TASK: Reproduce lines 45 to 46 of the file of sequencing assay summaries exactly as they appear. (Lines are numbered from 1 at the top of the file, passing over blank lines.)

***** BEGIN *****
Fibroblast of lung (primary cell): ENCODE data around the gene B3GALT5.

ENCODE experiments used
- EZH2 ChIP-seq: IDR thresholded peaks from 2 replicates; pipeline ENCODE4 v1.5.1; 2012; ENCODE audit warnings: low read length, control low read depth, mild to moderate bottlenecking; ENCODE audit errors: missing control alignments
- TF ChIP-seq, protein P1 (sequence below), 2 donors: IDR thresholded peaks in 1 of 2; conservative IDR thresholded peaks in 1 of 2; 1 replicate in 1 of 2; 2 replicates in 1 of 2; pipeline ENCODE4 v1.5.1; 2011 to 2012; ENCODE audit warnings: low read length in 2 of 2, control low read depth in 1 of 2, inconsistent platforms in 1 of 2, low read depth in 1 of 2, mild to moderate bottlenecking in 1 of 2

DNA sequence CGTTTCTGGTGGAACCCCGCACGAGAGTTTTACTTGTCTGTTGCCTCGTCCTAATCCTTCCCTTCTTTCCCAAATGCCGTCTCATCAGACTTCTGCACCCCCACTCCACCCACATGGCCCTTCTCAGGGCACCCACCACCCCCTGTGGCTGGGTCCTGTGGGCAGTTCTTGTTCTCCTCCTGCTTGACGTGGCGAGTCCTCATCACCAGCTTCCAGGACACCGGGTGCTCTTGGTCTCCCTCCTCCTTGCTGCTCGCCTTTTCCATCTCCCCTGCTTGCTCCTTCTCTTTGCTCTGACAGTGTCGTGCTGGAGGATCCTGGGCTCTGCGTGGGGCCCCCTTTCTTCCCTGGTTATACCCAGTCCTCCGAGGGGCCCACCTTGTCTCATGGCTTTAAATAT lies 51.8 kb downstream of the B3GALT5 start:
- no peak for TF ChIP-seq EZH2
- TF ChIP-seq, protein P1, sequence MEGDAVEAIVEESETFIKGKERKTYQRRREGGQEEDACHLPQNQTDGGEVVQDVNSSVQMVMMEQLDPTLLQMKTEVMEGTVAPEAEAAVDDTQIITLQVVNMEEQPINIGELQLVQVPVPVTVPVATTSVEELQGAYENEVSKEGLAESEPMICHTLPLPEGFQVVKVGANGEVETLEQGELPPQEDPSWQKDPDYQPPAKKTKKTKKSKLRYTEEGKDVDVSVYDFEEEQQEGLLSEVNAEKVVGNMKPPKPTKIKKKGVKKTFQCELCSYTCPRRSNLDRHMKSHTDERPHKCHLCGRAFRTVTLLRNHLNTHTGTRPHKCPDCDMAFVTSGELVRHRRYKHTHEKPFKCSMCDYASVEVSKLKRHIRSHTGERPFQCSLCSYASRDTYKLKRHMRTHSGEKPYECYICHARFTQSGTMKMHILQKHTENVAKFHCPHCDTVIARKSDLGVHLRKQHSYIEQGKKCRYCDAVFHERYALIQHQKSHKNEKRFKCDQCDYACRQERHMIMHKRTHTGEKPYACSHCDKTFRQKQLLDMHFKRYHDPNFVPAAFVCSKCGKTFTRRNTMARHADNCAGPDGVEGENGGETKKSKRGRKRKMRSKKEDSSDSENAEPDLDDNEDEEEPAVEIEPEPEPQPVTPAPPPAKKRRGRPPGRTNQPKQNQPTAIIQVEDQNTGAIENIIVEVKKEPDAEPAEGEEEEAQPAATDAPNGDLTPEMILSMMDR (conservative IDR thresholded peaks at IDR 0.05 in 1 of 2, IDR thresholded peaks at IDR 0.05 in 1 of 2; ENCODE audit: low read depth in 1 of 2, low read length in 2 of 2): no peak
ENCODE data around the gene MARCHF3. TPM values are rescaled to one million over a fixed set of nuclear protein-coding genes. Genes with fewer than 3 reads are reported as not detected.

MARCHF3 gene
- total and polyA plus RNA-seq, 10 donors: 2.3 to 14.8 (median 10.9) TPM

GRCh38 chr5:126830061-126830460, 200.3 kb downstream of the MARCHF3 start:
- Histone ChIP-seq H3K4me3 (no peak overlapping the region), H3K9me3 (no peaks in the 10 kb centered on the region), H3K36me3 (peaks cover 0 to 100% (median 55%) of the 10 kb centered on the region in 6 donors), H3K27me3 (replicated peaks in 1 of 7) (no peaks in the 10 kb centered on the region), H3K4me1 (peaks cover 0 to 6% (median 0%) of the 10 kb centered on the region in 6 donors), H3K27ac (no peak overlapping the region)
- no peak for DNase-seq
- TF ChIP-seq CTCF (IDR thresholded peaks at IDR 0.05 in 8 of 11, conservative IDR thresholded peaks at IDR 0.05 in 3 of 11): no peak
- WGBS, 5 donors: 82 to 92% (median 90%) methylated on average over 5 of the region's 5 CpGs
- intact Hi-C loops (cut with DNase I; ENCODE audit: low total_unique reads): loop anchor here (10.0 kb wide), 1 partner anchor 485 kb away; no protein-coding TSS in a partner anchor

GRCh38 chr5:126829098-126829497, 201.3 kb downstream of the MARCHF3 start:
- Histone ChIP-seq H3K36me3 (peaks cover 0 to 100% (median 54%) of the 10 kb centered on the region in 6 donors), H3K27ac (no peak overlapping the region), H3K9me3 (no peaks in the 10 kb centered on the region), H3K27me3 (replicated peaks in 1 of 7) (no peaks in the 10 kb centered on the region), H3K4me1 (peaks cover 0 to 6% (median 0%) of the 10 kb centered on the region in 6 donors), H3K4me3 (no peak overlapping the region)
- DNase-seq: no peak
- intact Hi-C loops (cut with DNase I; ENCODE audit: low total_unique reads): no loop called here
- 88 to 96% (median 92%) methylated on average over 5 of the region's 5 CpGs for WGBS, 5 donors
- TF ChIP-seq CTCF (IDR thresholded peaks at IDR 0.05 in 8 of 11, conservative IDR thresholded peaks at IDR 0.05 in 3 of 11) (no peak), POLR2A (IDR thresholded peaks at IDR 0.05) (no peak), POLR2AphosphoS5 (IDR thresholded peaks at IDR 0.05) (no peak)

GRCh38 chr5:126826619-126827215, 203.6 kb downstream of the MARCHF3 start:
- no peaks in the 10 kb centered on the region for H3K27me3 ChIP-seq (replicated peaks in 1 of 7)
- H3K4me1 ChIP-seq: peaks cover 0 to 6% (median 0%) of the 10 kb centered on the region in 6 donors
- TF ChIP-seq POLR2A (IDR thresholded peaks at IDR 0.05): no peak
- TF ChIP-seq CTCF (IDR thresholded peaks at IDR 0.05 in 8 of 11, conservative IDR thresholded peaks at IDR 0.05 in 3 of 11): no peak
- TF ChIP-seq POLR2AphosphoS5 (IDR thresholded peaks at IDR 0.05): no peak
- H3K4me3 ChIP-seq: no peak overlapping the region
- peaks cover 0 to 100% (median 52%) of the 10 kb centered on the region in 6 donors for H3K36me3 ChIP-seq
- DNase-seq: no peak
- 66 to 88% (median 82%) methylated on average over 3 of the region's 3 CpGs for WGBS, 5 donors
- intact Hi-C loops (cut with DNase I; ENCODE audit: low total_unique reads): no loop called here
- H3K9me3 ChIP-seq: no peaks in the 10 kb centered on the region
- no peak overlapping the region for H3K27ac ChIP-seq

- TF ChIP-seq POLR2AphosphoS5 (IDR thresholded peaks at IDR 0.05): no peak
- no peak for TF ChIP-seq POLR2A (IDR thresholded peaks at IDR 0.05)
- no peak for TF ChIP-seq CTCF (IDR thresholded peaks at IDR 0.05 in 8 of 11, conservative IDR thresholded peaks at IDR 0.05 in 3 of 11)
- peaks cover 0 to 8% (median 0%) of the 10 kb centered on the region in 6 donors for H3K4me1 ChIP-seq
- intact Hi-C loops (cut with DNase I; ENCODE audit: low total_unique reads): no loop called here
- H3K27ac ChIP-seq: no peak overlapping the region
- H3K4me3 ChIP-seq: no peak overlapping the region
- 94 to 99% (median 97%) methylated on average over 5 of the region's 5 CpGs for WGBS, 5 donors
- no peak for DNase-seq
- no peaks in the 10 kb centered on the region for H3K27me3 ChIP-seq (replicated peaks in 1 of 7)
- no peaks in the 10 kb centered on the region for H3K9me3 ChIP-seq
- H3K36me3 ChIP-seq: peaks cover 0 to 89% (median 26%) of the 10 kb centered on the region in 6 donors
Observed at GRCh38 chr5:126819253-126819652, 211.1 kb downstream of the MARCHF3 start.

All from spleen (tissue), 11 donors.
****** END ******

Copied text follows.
- no peaks in the 10 kb centered on the region for H3K27me3 ChIP-seq (replicated peaks in 1 of 7)
- no peaks in the 10 kb centered on the region for H3K9me3 ChIP-seq